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Communities – Young Art of Ukraine


From 9 November 2007 to 9 December 2007
Opening: 18:00
Curator: Jerzy Onuch
Place: Arsenal Gallery in Bialystok
Artists: Ivan Bazak, Kseniya Gnylytska, Olesya Khomenko, Volodymyr Kuznetsov,
Lada Nakonechna, Mykola Ridnyj, Anatolii Sloiko, Stanislav Volyazlovskyy


Anna Łazar

Urban Guerrillas and Rural Sabotage: young Ukrainian artists’ way to attract viewers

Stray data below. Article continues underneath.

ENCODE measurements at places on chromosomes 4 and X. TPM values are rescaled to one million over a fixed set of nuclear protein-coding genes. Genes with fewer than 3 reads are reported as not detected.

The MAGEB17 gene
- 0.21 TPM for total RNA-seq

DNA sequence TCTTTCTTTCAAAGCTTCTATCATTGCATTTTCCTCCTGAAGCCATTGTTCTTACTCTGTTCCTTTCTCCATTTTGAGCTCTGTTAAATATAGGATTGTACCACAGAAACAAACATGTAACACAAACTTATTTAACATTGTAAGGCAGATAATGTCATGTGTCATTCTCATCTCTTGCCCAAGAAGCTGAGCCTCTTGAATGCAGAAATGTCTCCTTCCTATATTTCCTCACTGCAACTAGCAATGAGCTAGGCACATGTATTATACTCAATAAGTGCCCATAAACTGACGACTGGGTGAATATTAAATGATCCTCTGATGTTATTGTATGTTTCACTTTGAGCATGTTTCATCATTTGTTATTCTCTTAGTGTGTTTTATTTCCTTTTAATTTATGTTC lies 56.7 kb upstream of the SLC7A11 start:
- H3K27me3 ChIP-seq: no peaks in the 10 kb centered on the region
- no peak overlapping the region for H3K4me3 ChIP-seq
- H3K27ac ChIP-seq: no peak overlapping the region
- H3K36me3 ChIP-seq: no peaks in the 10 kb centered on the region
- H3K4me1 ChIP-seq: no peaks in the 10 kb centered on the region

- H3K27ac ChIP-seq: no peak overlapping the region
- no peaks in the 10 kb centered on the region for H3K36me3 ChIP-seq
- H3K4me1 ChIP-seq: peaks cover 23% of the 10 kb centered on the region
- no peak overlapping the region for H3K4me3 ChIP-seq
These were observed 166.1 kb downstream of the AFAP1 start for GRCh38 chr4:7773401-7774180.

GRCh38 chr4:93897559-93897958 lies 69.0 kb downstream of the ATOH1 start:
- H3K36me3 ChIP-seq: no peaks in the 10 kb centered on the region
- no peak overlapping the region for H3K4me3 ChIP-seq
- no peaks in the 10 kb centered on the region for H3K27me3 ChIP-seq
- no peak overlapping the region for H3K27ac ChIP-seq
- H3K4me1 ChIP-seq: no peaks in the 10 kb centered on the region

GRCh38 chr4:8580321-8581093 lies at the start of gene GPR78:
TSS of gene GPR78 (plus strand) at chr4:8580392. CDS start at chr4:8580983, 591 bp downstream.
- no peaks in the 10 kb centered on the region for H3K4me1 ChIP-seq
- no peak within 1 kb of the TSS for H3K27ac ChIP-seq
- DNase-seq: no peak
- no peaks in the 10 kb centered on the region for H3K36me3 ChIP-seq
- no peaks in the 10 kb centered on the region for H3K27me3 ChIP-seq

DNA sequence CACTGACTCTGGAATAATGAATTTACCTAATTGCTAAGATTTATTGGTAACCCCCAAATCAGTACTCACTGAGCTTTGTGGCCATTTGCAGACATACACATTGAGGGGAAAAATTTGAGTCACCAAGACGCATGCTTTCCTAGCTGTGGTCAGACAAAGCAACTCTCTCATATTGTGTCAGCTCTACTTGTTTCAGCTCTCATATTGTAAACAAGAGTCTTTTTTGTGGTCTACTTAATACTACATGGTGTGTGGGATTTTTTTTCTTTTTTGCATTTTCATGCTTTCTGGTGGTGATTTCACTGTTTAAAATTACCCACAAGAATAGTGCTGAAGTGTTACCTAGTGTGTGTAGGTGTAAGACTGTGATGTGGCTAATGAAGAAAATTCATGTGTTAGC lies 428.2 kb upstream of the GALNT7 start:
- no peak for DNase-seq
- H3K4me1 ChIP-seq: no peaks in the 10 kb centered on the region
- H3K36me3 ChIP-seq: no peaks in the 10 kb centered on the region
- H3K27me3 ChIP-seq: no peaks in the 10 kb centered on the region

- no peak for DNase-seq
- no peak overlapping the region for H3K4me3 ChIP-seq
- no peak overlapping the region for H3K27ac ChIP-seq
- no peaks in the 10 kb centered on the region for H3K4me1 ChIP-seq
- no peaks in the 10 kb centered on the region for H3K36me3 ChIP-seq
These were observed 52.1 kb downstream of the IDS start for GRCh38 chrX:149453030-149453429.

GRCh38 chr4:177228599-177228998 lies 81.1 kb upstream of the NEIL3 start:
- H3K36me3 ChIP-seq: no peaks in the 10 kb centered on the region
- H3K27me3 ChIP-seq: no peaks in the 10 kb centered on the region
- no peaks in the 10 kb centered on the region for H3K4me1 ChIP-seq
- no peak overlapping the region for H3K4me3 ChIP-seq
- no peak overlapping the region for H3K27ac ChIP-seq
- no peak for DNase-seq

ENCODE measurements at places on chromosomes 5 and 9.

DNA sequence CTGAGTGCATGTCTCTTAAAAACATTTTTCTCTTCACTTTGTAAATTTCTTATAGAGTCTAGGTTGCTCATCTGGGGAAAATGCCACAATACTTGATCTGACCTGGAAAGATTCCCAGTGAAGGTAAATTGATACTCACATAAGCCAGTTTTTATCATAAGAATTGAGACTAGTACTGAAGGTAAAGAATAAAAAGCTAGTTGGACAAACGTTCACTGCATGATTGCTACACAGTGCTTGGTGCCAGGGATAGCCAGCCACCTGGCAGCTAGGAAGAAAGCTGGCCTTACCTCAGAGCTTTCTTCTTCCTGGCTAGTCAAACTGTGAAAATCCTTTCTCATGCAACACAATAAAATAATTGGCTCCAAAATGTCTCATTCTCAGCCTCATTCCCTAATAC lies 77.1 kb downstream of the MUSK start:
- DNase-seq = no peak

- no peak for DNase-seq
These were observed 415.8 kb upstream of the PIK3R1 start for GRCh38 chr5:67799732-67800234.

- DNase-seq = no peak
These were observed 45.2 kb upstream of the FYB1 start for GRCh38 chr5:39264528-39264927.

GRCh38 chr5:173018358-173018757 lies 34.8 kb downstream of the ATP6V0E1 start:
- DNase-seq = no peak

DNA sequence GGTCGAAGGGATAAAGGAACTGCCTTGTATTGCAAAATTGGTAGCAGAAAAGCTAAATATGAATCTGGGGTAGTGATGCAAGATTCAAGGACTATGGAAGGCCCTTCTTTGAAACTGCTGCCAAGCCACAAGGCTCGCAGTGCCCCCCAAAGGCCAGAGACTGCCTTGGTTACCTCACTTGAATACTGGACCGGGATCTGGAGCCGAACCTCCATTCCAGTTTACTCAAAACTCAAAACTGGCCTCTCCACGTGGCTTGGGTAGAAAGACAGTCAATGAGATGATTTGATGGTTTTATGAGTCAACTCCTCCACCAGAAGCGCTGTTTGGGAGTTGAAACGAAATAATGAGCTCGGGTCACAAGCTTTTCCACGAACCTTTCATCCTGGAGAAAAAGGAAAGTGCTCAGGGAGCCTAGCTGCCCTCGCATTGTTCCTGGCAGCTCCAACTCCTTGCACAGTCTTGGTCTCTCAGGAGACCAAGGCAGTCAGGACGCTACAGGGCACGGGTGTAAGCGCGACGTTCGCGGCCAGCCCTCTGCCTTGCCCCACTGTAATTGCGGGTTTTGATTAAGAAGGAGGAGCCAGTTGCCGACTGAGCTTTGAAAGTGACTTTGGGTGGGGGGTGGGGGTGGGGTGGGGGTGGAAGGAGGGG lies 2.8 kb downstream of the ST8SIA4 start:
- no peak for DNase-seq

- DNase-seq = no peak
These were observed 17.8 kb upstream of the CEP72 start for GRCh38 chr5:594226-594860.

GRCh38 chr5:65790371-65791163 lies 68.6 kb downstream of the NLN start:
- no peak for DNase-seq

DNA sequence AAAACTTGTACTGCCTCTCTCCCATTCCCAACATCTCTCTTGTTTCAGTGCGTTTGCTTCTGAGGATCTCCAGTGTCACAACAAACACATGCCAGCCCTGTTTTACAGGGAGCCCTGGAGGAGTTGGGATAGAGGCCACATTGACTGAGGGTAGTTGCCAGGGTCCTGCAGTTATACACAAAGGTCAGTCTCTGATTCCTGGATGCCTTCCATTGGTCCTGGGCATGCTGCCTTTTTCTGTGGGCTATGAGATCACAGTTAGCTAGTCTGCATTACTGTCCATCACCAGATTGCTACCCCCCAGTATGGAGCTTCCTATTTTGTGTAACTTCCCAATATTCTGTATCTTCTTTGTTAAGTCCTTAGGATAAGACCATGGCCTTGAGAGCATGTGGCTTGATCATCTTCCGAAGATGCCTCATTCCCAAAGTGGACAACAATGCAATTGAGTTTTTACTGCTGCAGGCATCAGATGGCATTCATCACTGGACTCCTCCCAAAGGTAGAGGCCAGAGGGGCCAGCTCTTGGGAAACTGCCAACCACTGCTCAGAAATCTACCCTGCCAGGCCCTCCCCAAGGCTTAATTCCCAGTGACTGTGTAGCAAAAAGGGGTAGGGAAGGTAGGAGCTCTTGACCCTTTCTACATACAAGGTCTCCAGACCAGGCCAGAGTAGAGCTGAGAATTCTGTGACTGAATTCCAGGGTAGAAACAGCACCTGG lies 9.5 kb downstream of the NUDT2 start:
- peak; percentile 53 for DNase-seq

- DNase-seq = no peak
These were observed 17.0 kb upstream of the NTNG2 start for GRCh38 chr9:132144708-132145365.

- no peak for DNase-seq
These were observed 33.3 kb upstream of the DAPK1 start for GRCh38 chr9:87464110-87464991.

The exhibition entitled Communities. Young Art in Ukraine is the outcome of a project initiated in February 2007 by the Center of Contemporary Arts affiliated to the National University of Kyiv-Mohyla Academy (NaUKMA). The project required the artists to tackle such issues as the organization of their work and unconventional ways of attracting viewers. Nikita Kadan, a member of the Revolutionary Experimental Space art group (Ukr. ‘R.E.P.’), points out a specific reason why such issues need to be handled: “In Ukraine there is no integrated structure of contemporary art institutions . In fact, the stagnation of official artistic education, the want of curators and art critics, as well as the virtually non-existent interest in contemporary art among potential viewers prove quite successful in marginalizing young artists.”1 Nevertheless, young artists wish to make it clear that they intend to shape Ukrainian art anew; they refrain from imitation and strive to establish their own solutions. However, they sometimes do echo some ideas that were rejected elsewhere: “Self-education in a community is more effective and your colleagues may serve as critics; they also constitute an audience that evinces interest. This is how «the autonomous territory of art» turns out not to be a utopian concept but a genuine topos created by our generation.”2 Revolutionary rhetoric is one of the identifying features of R.E.P. In its manifesto, Kadan gives the audience and the critics a wide berth and proposes the idea of “autonomous territory of art”. All traditional roles are to be performed by the artists who are to create an affiliated community. The fact that such a community would remain quite hermetic has become the key charge against the so-called tusovka;3 it would be unfair, however, to level such a charge against artists who invariably have to negotiate with casual audience their existence in the urban and rural space and, at the same time, strive to seek contact with other artists. Yet, it seems that R.E.P.’s passionate manifestos do not serve merely as an illustration of their activities; they constitute a fundamental element in their own right. R.E.P. uses language that has long been reserved for making political claims, which means that at times it is also afflicted with detachment from tangible practices. In the beginning of 2006 in a performance entitled R.E.P. Party, members of the group impersonated an actual political party which wanted to draw voters’ attention. Dressed in white suits which resembled both a painter’s outfit and the type of clothing that protects against radiation, they stood by a black and white tent and vociferously familiarized the passers-by with their manifesto which voiced absurd demands to be fulfilled by culture. Such requests as “Spirituality for everyone” are bound to make people laugh; but more importantly, they should be viewed as a means of denouncing linguistic clichés, as a mirror image of politicians’ verbiage, and as a mark of the superficiality of the political scene. The project entitled We will R.E.P. you (2005) deserves particular attention. During the celebration of the anniversary of the October Revolution, masked artists carried portraits of Beuys and Warhol into Maidan Nezalezhnosti (Independence Square). When confronted with the representatives of communists, nationalists and accidental patriotic speakers, their presence and their demands, such as the famous “Jeder Mensch ein Künstler!” (Eng. ‘Everyone is an artist’), witnessed aversion rather than amusement. The interviewees seemed convinced that the presence of these oddly dressed people was not only illegitimate, but also that it was aimed at undermining and ridiculing serious demonstrators. Maybe this response was caused by the way the artists were dressed: they proposed their own convention which did not fit in with the idea of “staying themselves” to which all other people adhered. Although the recording did not register any direct acts of violence, the atmosphere was rather tense, regardless of the fact that the artists were peacefully inclined. When a priest used a loudspeaker to ask them to stop drumming when prayer was to be held, their reaction was positive. The latest project carried out by this leading Ukrainian art group is entitled Patriotism. It involves the creation of a pictographic language which would make communication without intermediaries possible. Particular images refer to words and concepts; when put together, they form witty, and sometimes critical, little puzzles.